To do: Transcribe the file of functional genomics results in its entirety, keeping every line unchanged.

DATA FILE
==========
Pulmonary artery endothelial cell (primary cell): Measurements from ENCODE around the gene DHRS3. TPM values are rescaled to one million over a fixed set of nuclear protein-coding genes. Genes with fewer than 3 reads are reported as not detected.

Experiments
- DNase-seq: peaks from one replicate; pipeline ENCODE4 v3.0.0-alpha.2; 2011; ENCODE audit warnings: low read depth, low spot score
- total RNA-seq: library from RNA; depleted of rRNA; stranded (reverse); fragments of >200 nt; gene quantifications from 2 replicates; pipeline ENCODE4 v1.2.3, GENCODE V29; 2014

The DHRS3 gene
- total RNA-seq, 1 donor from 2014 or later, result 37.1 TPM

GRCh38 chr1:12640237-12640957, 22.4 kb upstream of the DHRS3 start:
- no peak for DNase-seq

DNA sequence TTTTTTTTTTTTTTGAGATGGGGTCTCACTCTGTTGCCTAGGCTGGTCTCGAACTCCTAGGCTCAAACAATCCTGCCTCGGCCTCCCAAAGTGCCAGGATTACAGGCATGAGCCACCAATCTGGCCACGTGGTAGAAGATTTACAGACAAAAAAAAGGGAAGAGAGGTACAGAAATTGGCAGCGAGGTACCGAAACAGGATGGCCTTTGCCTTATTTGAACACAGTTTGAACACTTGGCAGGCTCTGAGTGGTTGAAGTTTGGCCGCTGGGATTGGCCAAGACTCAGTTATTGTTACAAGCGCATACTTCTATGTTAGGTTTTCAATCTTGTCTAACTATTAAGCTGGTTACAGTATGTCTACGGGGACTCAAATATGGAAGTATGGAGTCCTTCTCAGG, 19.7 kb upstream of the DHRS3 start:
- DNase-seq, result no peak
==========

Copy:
Pulmonary artery endothelial cell (primary cell): Measurements from ENCODE around the gene DHRS3. TPM values are rescaled to one million over a fixed set of nuclear protein-coding genes. Genes with fewer than 3 reads are reported as not detected.

Experiments
- DNase-seq: peaks from one replicate; pipeline ENCODE4 v3.0.0-alpha.2; 2011; ENCODE audit warnings: low read depth, low spot score
- total RNA-seq: library from RNA; depleted of rRNA; stranded (reverse); fragments of >200 nt; gene quantifications from 2 replicates; pipeline ENCODE4 v1.2.3, GENCODE V29; 2014

The DHRS3 gene
- total RNA-seq, 1 donor from 2014 or later, result 37.1 TPM

GRCh38 chr1:12640237-12640957, 22.4 kb upstream of the DHRS3 start:
- no peak for DNase-seq

DNA sequence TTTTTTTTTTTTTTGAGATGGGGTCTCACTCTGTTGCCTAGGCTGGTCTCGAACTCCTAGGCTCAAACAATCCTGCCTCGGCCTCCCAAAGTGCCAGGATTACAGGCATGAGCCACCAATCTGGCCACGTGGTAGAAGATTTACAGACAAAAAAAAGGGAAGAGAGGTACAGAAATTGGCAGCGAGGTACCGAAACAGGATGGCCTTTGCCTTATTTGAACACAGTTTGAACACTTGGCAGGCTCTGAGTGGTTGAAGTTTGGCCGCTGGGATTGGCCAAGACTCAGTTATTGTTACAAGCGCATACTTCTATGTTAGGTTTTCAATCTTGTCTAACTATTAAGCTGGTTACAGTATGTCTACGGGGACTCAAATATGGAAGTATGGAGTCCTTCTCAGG, 19.7 kb upstream of the DHRS3 start:
- DNase-seq, result no peak